• The California Department of Health Care Services (DHCS) contracted with the Technical Assistance Collaborative (TAC) and HSRI, to conduct a Mental Health and Substance Use System Needs Assessment and to develop a Mental Health and Substance Use Service System Plan.  The Needs Assessment was carried out to satisfy the Special Terms and Conditions required by the Centers for Medicare and Medicaid Services (CMS) as part of California’s Section 1115 Bridge to Reform waiver approval. While the project focused primarily on the Medi-Cal mental health and substance use systems, it also included analysis of data from the State’s Department of Alcohol and Drug Programs’ California Outcomes Measurement System Treatment (CalOMS Tx) database, and the Department of Mental Health’s Client and Services Information (CSI) data set. This was done to provide a full picture of the behavioral health system in California. This project demonstrates HSRI's ability to:
    • Develop complex databases integrating disparate data from multiple sources: CA Medicaid, the State Department of Alcohol and Drug Programs and the Department of Mental Health clinical information system.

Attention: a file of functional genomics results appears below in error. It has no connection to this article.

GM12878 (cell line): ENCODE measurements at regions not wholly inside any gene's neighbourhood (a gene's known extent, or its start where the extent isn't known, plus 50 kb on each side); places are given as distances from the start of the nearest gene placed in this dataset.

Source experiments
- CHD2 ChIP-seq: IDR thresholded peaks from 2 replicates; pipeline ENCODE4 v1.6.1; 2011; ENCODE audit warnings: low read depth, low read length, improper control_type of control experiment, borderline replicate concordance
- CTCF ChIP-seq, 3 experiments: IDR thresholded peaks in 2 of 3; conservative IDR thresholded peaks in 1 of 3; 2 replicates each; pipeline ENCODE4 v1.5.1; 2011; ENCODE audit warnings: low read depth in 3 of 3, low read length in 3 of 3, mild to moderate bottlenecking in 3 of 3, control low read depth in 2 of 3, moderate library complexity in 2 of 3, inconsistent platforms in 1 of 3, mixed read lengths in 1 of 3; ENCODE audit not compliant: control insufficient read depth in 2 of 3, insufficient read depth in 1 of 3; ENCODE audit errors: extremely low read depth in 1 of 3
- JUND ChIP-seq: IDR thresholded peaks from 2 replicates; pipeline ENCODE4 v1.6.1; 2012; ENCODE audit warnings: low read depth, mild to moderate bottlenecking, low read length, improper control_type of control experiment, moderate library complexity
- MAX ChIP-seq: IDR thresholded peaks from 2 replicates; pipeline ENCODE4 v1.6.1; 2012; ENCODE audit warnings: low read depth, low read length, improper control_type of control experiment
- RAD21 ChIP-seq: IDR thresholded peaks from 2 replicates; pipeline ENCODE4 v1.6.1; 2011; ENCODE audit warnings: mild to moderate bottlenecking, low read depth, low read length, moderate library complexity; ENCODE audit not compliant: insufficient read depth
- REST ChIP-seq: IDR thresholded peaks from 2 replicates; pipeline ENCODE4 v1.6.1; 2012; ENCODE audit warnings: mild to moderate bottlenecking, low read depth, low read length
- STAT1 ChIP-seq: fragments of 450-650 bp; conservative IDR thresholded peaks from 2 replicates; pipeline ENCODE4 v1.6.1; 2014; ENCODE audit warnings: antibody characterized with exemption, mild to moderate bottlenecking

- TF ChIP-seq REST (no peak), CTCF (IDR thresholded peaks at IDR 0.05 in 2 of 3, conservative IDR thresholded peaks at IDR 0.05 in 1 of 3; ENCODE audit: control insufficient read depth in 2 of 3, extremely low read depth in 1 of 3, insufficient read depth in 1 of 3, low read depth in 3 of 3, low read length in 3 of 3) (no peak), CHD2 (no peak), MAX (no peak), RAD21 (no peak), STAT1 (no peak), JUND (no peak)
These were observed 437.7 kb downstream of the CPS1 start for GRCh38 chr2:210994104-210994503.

• Use these combined data to estimate prevalence rates, monitor service utilization, project service needs given assumptions about health care reform, and examine work force needs.

As the above examples demonstrate, HSRI has the technical expertise to develop complex health data systems but, equally important, we have used health data in our evaluation, service system design and performance monitoring work for over thirty-five years. This provides HSRI staff with a firm understanding of the needs of those who use data from these complex information systems. Some examples will demonstrate this experience:

  • We have worked with policy makers to design policies that respond to consumers' needs/preferences. This places us in an ideal position to assist policy makers to identify the types of information required to do this and the mechanisms to collect these data and use them to design responsive policies.